I am sure you are as eager as I to see what they dig up next. Ardipithecus ramidus is certainly interesting. The folks studying the many bones think this creature may have been bipedal. The teeth say something between chimp and Afarensis. Geneticists have put the split some 5 million years ago. Well, it could be chimps diverged from us rather than the other way around.

Yes, I did see your baby swim refutation. Interesting, I never saw that before. Having, "Them too," examples thrown up at me all the time is ego deflating.

There is no refuting our physiology allows us to swim faster and far longer, as well as under water, than any other primate. We do it well, and there are generations of folks who did that for a livelihood.

We not only are hairless, we have this bum. Female sexual organs are out of sight, where chimps are there in living color. Our feet have nearly fully lost their prehensile ability, specializing in locomotion on land and in water.

I already mentioned all the changes our whole body has to go through to make bipedalism
possible. There really is no workable intermediate. Unless...... that entails evolving to swim rather than walk first.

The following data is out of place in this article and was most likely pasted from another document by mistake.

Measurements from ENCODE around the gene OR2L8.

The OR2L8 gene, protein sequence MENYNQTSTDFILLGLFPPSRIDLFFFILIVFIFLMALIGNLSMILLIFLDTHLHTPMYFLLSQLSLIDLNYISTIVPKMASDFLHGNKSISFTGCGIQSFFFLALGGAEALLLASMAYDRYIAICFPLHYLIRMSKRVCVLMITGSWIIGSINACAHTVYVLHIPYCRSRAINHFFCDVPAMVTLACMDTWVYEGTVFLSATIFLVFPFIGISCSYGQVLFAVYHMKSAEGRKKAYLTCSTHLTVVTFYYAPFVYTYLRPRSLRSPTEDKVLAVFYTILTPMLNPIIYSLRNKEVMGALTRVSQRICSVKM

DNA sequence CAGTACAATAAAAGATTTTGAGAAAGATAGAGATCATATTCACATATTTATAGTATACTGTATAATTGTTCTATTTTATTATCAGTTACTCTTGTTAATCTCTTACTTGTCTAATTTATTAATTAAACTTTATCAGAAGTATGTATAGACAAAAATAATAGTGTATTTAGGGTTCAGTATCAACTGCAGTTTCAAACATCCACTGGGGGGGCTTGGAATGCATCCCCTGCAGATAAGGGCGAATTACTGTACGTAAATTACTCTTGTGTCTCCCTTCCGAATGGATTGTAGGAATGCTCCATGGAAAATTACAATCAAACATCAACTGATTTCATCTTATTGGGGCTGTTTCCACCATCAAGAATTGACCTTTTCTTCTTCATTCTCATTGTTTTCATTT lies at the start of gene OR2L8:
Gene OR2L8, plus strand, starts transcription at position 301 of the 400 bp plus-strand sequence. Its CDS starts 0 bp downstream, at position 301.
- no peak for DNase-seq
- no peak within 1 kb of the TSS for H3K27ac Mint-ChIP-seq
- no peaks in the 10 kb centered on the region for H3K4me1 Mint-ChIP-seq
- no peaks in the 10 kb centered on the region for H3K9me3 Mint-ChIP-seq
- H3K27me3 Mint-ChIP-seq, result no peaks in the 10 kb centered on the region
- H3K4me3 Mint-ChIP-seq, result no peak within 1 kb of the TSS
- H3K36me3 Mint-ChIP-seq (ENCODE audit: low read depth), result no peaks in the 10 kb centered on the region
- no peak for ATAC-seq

Nakedness is better than chimp hair for speed, and prompt drying. There is no arguing sleek skin is a bonafide water travel garb. it isn't so cool for brush whacking. I know that first hand..... ouch!


This message is a reply to:
 Message 79 by Blue Jay, posted 09-29-2008 5:40 PM Blue Jay has replied

Replies to this message:
 Message 90 by Blue Jay, posted 10-01-2008 3:00 PM arrogantape has taken no action

  
arrogantape
Member (Idle past 3912 days)
Posts: 87
Joined: 09-26-2008


Message 82 of 202 (484659)
09-30-2008 4:48 PM
Reply to: Message 81 by Chiroptera
09-30-2008 2:34 PM


If I remember correctly, Einstein first understood Relativity first, and substantiated that understanding with the mathematics constituting fact.

Quantum Physics was met with derision on it's outset. Some mathematics have given scientists a toe hold on facts. Bigger and bigger cyclotrons are working with the theory.